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Caregiver Resources

Comfort Keepers Canada Resources and Recommendations for Family Caregivers

Many friends and family members elect to be the primary caregiver to a senior themselves. Caregiving is a rewarding endeavor, yet it introduces a range of challenges, difficulties, and concerns that demand considerable attention and planning. Family caregivers should take advantage of the many articles and informational resources that are widely available, and they shouldn’t hesitate to seek professional services, including respite care, if they feel the need for assistance.

Below is a collection of articles and resources created by Comfort Keepers Canada to provide information about Caregiver Resources and related topics.

Featured Caregiver Resources Articles:


In-home care providers help senior citizens continue living independently in their own homes, assisting them with the routine tasks of homemaking and personal care. And that frees up more time for seniors to do the things they enjoy. More seniors are directing their interests and talents to volunteer opportunities. They are discovering great fulfillment and purpose in helping others.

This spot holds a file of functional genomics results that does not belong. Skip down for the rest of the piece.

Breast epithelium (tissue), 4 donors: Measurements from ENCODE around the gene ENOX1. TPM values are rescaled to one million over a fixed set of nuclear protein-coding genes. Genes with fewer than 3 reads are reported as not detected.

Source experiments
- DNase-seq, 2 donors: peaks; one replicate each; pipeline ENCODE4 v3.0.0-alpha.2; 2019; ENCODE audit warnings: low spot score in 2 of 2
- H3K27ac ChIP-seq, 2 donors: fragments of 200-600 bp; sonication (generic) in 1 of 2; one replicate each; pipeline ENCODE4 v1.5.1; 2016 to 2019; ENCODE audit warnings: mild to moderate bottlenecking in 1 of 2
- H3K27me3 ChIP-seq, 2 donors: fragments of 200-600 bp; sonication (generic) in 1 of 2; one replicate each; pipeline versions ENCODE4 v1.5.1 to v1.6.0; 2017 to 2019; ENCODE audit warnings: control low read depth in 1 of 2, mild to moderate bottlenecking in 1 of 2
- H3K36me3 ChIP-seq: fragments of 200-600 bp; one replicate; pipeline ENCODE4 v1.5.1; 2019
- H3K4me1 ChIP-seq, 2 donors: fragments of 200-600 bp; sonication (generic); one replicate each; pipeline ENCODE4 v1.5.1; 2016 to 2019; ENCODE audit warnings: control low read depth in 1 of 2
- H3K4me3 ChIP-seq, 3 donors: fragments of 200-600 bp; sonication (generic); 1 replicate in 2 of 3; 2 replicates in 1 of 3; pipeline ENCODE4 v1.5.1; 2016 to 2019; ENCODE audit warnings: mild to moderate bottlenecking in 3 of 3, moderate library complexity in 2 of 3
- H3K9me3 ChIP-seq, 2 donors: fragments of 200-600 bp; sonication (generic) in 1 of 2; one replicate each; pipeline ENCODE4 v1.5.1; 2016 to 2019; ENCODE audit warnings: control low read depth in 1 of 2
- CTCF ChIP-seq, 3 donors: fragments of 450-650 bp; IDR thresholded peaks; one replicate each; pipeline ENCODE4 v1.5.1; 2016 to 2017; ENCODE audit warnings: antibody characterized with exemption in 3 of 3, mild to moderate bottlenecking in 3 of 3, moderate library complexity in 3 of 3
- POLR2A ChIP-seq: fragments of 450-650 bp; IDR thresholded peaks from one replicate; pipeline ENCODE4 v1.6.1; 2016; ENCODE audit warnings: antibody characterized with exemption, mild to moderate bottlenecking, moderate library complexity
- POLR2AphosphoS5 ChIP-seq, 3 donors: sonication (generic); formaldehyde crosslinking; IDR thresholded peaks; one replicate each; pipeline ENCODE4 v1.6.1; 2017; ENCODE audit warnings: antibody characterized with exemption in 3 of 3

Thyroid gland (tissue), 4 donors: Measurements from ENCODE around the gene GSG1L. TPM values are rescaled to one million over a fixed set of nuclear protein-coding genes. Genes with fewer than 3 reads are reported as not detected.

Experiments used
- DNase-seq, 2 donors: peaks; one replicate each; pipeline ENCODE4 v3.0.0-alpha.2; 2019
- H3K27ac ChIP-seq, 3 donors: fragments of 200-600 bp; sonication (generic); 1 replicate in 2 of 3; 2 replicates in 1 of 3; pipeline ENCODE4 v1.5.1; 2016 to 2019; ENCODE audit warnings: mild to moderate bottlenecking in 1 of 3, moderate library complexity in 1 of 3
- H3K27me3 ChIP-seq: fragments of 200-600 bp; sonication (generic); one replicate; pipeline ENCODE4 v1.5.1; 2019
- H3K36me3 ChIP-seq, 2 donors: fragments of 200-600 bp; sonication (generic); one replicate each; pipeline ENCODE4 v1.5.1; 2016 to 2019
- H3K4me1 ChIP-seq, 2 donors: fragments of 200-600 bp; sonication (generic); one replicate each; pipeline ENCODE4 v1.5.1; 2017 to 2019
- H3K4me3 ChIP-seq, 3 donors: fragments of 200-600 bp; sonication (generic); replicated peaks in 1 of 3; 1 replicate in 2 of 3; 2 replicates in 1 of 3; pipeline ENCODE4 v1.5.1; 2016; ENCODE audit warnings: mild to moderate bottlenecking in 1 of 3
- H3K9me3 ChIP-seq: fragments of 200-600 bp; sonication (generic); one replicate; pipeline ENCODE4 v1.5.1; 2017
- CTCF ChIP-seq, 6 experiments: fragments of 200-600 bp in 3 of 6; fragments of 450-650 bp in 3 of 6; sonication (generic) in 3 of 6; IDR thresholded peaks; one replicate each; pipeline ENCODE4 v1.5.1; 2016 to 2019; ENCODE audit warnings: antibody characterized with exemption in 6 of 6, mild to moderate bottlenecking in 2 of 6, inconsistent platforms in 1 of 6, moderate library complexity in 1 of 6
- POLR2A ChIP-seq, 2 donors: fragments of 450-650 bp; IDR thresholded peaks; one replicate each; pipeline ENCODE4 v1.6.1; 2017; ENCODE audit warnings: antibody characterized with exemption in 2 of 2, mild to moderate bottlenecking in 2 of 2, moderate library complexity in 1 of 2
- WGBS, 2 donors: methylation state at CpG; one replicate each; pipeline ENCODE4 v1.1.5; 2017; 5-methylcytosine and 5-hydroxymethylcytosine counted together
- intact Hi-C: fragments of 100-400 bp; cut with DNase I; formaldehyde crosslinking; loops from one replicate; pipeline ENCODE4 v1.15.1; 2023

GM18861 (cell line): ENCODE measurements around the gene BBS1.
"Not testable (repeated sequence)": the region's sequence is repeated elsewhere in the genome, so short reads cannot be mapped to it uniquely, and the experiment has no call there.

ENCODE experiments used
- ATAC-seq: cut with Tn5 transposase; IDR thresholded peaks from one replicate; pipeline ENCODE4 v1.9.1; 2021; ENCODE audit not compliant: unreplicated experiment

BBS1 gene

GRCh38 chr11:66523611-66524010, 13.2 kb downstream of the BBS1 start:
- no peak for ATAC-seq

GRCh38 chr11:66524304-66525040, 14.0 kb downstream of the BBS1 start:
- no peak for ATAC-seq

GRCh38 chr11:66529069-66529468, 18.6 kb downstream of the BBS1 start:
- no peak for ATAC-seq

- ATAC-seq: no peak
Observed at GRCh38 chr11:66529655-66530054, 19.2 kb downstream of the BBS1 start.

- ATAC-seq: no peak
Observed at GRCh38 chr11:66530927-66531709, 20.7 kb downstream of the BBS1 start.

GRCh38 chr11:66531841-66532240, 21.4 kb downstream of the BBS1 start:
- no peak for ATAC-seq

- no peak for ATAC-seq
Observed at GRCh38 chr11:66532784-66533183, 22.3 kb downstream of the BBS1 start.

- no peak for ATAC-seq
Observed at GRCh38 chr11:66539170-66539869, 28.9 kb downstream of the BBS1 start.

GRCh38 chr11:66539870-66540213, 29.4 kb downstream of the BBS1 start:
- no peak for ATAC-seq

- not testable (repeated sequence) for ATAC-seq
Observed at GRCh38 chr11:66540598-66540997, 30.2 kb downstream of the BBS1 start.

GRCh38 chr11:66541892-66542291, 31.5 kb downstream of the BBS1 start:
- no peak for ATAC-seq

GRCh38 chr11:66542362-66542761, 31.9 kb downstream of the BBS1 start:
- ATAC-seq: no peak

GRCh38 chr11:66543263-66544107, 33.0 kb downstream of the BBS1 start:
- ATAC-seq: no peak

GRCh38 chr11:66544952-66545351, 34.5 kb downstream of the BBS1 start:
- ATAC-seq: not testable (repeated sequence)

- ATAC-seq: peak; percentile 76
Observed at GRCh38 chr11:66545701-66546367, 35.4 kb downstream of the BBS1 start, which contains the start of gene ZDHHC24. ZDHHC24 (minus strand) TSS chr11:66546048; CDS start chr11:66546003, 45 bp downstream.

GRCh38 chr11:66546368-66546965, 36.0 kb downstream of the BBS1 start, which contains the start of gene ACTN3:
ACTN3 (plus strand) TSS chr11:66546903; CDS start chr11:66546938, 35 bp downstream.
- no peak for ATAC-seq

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Aphasia is a communication disorder that occurs when the language centers of the brain sustain damage from illness, dementia, or injury. In seniors, the most common cause of aphasia is stroke. Victims of aphasia have difficulty communicating with others and may also have difficulty comprehending what others are saying, and this difficulty can be quite severe or very mild, almost unnoticeable.

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There are many preventable actions that seniors and their families can take to ensure their safety and the safety of their loved ones. The U.S. Department of Health and Human Services reports that injuries, many of which are preventable, are the leading cause of disability and death for people of all ages.

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Many studies indicate that although dementia patients experience severe or chronic pain, they regularly receive fewer analgesics than healthy senior adults. This can primarily be attributed to the fact that while a healthy senior can verbalize pain and discomfort, dementia patients, especially those in the late stages, cannot.

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4 to 6 percent of Canadians experience a form of depression called winter-onset Seasonal Affective Disorder *(SAD). Another 10 to 20 percent have milder cases. Many mistakenly write off SAD as the winter blues or cabin fever, but as a recognized type of clinical depression, SAD requires professional diagnosis and attention, the Canadian Mental Health Association advises.

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